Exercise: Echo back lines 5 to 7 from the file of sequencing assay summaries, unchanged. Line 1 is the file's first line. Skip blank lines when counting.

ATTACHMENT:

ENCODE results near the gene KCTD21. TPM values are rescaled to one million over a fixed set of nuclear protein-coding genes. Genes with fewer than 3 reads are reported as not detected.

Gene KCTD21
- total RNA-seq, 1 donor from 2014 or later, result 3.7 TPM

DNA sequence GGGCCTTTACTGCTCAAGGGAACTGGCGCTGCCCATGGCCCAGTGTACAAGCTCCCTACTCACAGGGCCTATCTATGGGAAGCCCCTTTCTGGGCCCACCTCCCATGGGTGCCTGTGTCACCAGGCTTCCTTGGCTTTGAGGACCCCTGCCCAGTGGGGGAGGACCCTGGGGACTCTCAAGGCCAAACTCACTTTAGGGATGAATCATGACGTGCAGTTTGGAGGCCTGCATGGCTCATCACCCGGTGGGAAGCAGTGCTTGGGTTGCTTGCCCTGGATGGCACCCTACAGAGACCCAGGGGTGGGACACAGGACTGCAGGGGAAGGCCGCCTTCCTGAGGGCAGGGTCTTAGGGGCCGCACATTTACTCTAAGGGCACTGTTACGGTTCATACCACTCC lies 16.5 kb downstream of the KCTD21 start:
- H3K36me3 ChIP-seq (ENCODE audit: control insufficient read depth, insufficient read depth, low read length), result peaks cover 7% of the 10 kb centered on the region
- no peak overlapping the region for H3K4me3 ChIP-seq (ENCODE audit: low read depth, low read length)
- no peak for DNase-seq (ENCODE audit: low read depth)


- H3K36me3 ChIP-seq (ENCODE audit: control insufficient read depth, insufficient read depth, low read length), result peaks cover 7% of the 10 kb centered on the region
- no peak overlapping the region for H3K4me3 ChIP-seq (ENCODE audit: low read depth, low read length)
- no peak for DNase-seq (ENCODE audit: low read depth)